Mrs. Jeanette Roe
SALUDA, S.C. - Mrs. Jeanette Riley Roe, 84, of Greenwood Highway, died Saturday, July 15, 2000.

Mr. Derek Resse
HEPHZIBAH - Mr. Derek A. Resse, 19, of Windsor Spring Road, died Wednesday, July 12, 2000, at University Hospital, Augusta.

Mrs. Willie Dawson
ATLANTA - Mrs. Willie Mae Dawson, 55, died Tuesday, July 11, 2000, at Grady Memorial Hospital.

Mr. Robert Bilton
Mr. Robert V. Bilton, 64, of Augusta, died Wednesday, July 12, 2000, at University Hospital.

Mrs. Norma Shreve
CAMPOBELLO, S.C. - Mrs. Norma Rosalee Shreve, 78, died Saturday, July 15, 2000, at her residence.

Miss Viney Wynkle
BATH - Miss Viney Bonnie Wynkle, 85, of Wall Street, died Sunday, July 9, 2000, at Anna Maria Nursing Center, North Augusta.

Mrs. Elizabeth Brantley
SYLVANIA, Ga. - Mrs. Elizabeth Estes Brantley, 92, died Saturday, July 15, 2000, at her residence.

Mrs. Ruth Gay
SYLVANIA, Ga. - Mrs. Ruth M. Sasser Gay, 82, died Thursday, July 13, 2000, at Syl-View Health Care Center.

Mrs. Clara Rivers
Mrs. Clara H. Rivers, 80, of Augusta, died Sunday, July 16, 2000, at Doctors Hospital.

Mr. Robert Propst
COLUMBIA - Mr. Robert Cooper Propst, 80, died Saturday, July 15, 2000.

Mrs. Nelle Mauldin
AIKEN - Mrs. Nelle E. McGuire Mauldin, 94, of Whipporwill Court, died Saturday, July 15, 2000, at Aiken Regional Medical Centers.

Mr. Michael Hill
DEEPSTEP, Ga. - Mr. Michael Derek Hill, 19, of Deepstep Road, died Friday, July 14, 2000.

Mr. Raymond Johnson
Mr. Raymond J. Johnson, 71, of Clark Road, died Saturday, July 15, 2000, at University Hospital.

Mr. Wade Gomillion
NORTH AUGUSTA - Mr. Wade Gomillion, 22, of Buena Vista Avenue, died Thursday, July 13, 2000.

Tyjuan Martin
STATESBORO, Ga. - Tyjuan Martin, infant son of Sherri' L. Martin, of Longwood Drive, died Thursday, July 13, 2000, at his residence.

Mr. Alfred Cole
Mr. Alfred T. ``Jim'' Cole, 77, of Augusta, died Saturday, July 15, 2000.

Mrs. Sue Wright
Mrs. Sue Wright, 82, of Augusta, died Sunday, July 16, 2000, at Doctors Hospital.

Mr. Danford Luke
Mr. Danford L. Luke, 62, of Augusta, died Friday, July 14, 2000, at his residence.

Mrs. Mary Mitchell
SALUDA, S.C. - Mrs. Mary Evelyn Etheredge Mitchell, 79, died Saturday, July 15, 2000.

Mr. Edward Wilson Sr.
DAWSON, Ga. - Mr. Edward Harold Wilson Sr., 80, of Herod Highway, died Saturday, July 15, 2000, at his residence.

Miss Beth Moore
SWAINSBORO, Ga. - Miss Beth Moore, 59, of Peachtree Valley Road, died Saturday, July 15, 2000, at her residence.

Mrs. Alberta Reardon
Mrs. Alberta H. Reardon, of Augusta, died Sunday, July 16, 2000, at Windermere Nursing Home.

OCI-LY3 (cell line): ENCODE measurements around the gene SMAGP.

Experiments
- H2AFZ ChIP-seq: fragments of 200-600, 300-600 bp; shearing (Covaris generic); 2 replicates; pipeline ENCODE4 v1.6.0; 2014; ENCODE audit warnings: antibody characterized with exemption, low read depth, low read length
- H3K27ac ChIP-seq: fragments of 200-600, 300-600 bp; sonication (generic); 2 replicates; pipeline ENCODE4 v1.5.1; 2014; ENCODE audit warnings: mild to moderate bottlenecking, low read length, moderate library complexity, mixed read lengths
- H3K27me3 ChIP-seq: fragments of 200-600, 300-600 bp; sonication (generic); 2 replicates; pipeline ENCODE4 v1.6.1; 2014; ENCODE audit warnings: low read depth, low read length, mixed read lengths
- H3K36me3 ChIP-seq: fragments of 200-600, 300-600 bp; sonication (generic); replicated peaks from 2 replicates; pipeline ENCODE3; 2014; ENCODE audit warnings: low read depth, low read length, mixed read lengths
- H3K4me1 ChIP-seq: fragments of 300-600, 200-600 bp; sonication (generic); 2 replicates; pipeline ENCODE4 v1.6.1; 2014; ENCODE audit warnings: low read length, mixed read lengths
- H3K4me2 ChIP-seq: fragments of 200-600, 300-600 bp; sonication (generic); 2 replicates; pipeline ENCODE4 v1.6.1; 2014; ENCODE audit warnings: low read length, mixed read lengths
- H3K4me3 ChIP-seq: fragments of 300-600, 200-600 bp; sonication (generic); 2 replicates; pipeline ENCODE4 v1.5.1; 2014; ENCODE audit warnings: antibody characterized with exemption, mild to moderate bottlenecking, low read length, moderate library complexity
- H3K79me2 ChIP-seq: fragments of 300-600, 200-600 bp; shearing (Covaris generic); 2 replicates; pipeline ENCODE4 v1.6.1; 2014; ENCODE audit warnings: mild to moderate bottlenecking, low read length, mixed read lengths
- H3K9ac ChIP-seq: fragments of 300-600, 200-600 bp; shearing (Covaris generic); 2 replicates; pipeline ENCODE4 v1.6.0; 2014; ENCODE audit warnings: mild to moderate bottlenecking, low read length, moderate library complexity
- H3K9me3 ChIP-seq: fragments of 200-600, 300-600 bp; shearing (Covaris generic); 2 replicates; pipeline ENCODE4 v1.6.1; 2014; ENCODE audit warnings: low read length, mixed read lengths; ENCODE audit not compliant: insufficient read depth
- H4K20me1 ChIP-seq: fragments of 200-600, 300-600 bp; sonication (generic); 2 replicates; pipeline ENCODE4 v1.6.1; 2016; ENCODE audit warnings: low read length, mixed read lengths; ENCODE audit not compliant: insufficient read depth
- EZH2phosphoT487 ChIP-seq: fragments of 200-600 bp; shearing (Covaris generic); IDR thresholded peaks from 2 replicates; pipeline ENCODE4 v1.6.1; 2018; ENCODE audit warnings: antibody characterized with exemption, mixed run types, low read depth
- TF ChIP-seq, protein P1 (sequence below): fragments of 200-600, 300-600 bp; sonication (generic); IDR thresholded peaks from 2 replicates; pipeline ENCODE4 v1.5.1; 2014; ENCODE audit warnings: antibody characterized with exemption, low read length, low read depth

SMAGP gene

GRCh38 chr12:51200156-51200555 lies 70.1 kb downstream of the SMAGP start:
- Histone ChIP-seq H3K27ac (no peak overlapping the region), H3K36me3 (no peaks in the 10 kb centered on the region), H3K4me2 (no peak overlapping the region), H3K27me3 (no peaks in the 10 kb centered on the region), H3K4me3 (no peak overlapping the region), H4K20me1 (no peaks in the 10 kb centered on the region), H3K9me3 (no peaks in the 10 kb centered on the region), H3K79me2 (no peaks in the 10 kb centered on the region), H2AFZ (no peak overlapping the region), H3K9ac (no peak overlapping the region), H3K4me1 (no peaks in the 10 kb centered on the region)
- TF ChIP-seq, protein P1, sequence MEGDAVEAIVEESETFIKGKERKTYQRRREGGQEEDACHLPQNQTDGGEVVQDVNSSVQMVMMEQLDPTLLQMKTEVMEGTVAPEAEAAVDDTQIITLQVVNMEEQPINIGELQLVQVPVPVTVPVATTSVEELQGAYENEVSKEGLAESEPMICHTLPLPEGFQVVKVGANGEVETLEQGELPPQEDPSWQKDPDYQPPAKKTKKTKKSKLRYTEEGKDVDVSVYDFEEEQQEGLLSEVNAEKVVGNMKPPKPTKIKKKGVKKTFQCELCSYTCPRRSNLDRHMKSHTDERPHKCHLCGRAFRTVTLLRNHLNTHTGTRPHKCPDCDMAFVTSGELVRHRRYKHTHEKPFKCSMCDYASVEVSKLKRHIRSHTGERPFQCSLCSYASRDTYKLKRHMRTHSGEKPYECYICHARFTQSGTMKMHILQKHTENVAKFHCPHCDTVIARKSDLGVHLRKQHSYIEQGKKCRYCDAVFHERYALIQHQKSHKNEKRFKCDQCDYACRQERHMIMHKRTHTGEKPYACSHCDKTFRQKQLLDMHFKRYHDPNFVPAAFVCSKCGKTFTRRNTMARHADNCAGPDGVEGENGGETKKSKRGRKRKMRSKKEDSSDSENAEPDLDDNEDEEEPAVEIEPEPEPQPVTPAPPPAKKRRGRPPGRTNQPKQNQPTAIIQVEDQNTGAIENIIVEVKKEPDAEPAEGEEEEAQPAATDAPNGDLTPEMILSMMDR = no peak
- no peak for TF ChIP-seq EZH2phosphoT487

Mr. Leroy Hyatt
BELVEDERE - Mr. Leroy D. Hyatt, 74, of Audubon Circle, died Saturday, July 15, 2000, at St. Joseph Hospital, Augusta.

Mrs. Mary Ford
JOHNSTON, S.C. - Mrs. Mary Etta Kirkland Ford, 75, of Academy Street, died Friday, July 14, 2000, at Medical College of Georgia Hospital, Augusta.

Mr. Derek Resse

Mr. Edward Wilson Sr.

Mrs. Sue Wright

Miss Beth Moore

Mrs. Norma Shreve

Mr. Horace Griffin Jr.

Mr. Thomas Marshall Sr.

Mrs. Lucile Lackman

Mr. Leroy Hyatt

Mrs. Willie Dawson

Mr. Danford Luke

Tyjuan Martin

Mr. Guillermo Arias

Mrs. Elizabeth Brantley

Mrs. Jeanette Roe

Mr. William Scott

Mrs. Mary Mitchell

Mr. Billy Osborne Sr.

Mrs. Alberta Reardon

Miss Viney Wynkle

Mrs. Nelle Mauldin

Mr. Robert Bishop

Mr. Wade Gomillion

Mr. Michael Hill

Mr. George Shepard

Miss Sara Perryman

Miss Viney Wynkle

Mr. Robert Propst

Mr. Robert Bilton

Kent: Mac Barber - again; Thomson shenanigans
BOTH PARTIES IN Georgia hold primaries on Tuesday, and those who choose a Democrat ballot will immediately be confronted with two statewide Public Service Commission contests. This important panel regulates everything from utility rates to truck safety - and affects every Georgians's pocketbook.

Larke: Reform act can make difference in education
GEORGIA'S SAT scores ran 49th in the nation. What are we doing about this? This is the question all citizens want answered. Therefore, it is not surprising that education is the No. 1 issue facing Georgians today and tomorrow. Candidates for office know this, as do parents and voters across the state, making education reform a hotly debated subject during elections.

Our choices
Three important Georgia General Assembly contests in our area will be decided Tuesday in Republican primaries, since no Democrat opted to qualify as a candidate for the November general election. In the fourth GOP primary, a Columbia County Superior Court clerk race, we offer no endorsement because either candidate, Cindy Mason or Sandra Washington, is highly qualified to serve.

Builders support local penny tax
The special local option sales tax is up for renewal this year. It will be on the ballot in Richmond County on Sept. 19 and Columbia County July 18. This is not a new tax, but an extension of the existing sales tax. The penny tax is a wonderful mechanism for financing capital improvements. Tom Beazley, Augusta

Board handled Griffin matter right
As a veteran public educator and lifelong Richmond County resident, I applaud the courageous stand taken by the Richmond County Board of Education in dealing with Alphonza Griffin. Dr. Craig Spinks, Augusta

Estate tax repeal foe is wrong
Ask any student why we have taxes and he would reply that taxes pay for running the government. Only with further thought might he say that taxes are also instruments of social policy. Don F. Gonella, Martinez

Mason best pick for court clerk
Letter writer Chris Huffman challenged in your newspaper to compare the qualifications of Cindy Mason to those of Sandra Washington to determine who should be the Columbia County clerk of Superior Court. After comparing, we didn't come to the same conclusion.Robert A. Boyd Sr., Martinez

Compares films' portrayal of WWII